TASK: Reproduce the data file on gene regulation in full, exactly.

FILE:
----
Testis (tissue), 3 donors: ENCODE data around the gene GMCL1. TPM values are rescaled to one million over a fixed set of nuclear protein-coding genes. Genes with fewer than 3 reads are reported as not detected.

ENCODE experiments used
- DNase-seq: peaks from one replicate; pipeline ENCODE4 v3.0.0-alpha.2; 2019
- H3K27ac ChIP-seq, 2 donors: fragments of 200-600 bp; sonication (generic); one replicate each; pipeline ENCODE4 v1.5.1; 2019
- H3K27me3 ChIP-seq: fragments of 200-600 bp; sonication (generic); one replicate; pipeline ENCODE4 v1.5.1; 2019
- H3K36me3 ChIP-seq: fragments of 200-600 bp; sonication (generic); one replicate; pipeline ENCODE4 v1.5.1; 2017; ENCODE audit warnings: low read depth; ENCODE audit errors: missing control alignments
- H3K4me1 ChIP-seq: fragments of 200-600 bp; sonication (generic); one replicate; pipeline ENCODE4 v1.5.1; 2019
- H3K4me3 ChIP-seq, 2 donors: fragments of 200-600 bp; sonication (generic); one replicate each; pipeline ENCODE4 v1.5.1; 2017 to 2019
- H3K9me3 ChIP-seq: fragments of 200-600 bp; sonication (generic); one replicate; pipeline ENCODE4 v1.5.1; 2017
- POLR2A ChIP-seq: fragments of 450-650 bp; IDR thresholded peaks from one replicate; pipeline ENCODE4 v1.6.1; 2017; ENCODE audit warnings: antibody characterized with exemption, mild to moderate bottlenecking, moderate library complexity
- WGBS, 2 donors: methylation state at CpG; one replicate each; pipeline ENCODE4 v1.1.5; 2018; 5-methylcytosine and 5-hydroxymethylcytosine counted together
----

Testis (tissue), 3 donors: ENCODE data around the gene GMCL1. TPM values are rescaled to one million over a fixed set of nuclear protein-coding genes. Genes with fewer than 3 reads are reported as not detected.

ENCODE experiments used
- DNase-seq: peaks from one replicate; pipeline ENCODE4 v3.0.0-alpha.2; 2019
- H3K27ac ChIP-seq, 2 donors: fragments of 200-600 bp; sonication (generic); one replicate each; pipeline ENCODE4 v1.5.1; 2019
- H3K27me3 ChIP-seq: fragments of 200-600 bp; sonication (generic); one replicate; pipeline ENCODE4 v1.5.1; 2019
- H3K36me3 ChIP-seq: fragments of 200-600 bp; sonication (generic); one replicate; pipeline ENCODE4 v1.5.1; 2017; ENCODE audit warnings: low read depth; ENCODE audit errors: missing control alignments
- H3K4me1 ChIP-seq: fragments of 200-600 bp; sonication (generic); one replicate; pipeline ENCODE4 v1.5.1; 2019
- H3K4me3 ChIP-seq, 2 donors: fragments of 200-600 bp; sonication (generic); one replicate each; pipeline ENCODE4 v1.5.1; 2017 to 2019
- H3K9me3 ChIP-seq: fragments of 200-600 bp; sonication (generic); one replicate; pipeline ENCODE4 v1.5.1; 2017
- POLR2A ChIP-seq: fragments of 450-650 bp; IDR thresholded peaks from one replicate; pipeline ENCODE4 v1.6.1; 2017; ENCODE audit warnings: antibody characterized with exemption, mild to moderate bottlenecking, moderate library complexity
- WGBS, 2 donors: methylation state at CpG; one replicate each; pipeline ENCODE4 v1.1.5; 2018; 5-methylcytosine and 5-hydroxymethylcytosine counted together